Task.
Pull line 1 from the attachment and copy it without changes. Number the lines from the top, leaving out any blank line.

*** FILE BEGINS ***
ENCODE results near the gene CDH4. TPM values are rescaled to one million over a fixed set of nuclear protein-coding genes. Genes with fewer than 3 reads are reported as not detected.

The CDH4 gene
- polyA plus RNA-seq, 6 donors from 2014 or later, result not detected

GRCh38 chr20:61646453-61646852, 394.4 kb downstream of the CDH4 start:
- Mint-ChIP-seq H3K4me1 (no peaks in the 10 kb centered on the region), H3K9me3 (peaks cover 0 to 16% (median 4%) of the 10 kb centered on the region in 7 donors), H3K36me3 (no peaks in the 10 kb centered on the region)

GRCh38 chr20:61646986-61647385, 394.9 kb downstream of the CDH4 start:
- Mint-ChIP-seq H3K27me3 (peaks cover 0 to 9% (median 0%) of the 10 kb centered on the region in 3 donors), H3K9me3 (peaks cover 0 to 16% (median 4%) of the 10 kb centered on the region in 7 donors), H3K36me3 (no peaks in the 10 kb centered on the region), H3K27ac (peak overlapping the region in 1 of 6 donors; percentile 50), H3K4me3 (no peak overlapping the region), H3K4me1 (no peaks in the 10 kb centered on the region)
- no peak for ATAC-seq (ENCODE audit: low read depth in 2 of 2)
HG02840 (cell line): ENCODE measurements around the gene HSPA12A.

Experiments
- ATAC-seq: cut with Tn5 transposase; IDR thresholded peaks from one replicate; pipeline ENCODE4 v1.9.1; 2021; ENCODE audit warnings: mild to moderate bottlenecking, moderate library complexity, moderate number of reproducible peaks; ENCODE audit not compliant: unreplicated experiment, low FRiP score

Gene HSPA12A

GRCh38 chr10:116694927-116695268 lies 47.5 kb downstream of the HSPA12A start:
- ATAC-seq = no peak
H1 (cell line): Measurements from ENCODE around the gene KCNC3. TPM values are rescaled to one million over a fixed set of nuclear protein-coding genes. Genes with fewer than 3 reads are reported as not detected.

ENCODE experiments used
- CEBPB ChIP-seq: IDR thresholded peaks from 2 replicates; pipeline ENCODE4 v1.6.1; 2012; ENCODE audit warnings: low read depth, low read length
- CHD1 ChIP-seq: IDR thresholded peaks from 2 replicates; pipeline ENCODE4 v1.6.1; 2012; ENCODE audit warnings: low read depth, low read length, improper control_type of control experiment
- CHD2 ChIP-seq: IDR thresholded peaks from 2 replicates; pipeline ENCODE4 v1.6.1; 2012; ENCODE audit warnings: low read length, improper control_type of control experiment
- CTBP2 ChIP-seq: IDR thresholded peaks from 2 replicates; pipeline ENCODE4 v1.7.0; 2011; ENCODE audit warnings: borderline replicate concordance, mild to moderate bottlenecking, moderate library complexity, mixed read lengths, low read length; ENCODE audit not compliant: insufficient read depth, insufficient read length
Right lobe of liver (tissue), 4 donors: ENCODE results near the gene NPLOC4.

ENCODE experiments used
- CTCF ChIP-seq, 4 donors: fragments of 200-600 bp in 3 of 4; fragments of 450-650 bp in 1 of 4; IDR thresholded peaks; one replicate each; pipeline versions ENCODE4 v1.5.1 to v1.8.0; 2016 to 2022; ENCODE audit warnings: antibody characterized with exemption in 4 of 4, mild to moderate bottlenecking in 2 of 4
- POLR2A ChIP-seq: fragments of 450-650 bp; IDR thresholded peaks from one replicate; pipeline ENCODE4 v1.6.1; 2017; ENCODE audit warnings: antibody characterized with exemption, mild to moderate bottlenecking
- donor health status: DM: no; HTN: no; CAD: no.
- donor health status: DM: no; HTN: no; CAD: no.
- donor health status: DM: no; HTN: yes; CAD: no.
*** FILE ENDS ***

ENCODE results near the gene CDH4. TPM values are rescaled to one million over a fixed set of nuclear protein-coding genes. Genes with fewer than 3 reads are reported as not detected.